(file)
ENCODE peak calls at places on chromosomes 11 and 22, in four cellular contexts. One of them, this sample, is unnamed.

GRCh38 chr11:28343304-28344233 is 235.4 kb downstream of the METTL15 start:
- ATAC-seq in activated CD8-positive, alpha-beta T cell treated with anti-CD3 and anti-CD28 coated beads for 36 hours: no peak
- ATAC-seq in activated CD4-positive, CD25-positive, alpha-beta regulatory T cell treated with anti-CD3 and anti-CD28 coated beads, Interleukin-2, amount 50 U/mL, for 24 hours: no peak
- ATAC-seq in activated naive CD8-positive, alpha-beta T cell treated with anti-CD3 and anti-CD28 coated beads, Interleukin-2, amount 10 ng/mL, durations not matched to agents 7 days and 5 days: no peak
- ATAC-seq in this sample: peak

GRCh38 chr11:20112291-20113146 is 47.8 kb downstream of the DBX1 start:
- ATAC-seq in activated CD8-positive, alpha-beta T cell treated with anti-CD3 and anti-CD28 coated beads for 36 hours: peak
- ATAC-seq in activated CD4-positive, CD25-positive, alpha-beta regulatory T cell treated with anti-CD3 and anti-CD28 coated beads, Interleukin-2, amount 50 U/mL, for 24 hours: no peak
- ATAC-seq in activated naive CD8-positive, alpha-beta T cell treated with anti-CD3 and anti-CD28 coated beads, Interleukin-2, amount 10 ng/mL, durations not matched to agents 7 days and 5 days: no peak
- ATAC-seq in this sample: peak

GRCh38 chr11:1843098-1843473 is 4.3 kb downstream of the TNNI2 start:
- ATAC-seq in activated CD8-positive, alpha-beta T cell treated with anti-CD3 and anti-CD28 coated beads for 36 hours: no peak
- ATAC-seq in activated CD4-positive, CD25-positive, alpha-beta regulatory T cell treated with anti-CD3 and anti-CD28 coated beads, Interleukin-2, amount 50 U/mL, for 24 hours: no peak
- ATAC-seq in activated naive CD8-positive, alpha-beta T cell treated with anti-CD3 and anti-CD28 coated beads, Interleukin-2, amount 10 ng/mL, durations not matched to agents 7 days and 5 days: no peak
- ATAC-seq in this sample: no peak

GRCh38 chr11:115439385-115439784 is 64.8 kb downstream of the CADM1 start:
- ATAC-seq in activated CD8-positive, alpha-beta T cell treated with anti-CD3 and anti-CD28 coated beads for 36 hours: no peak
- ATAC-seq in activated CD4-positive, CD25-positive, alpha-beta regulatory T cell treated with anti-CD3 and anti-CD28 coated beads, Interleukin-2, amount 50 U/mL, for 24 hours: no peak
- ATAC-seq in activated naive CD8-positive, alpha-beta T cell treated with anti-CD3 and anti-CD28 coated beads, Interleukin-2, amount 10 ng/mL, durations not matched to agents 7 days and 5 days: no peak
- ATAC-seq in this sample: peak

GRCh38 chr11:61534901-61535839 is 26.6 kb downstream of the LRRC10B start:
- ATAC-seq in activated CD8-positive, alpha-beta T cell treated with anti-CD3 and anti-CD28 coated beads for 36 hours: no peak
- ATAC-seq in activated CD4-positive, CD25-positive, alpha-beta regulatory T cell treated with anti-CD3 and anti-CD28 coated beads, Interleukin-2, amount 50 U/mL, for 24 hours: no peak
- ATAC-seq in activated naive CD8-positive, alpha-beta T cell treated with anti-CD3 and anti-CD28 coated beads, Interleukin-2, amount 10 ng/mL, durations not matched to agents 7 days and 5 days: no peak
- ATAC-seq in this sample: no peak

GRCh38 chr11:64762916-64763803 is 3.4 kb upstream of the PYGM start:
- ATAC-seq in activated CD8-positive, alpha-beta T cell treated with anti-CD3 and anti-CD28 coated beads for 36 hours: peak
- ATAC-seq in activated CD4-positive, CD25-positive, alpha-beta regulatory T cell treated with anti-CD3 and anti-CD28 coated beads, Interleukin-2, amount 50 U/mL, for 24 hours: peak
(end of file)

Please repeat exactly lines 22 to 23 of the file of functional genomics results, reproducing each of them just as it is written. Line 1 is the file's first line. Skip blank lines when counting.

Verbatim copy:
GRCh38 chr11:61534901-61535839 is 26.6 kb downstream of the LRRC10B start:
- ATAC-seq in activated CD8-positive, alpha-beta T cell treated with anti-CD3 and anti-CD28 coated beads for 36 hours: no peak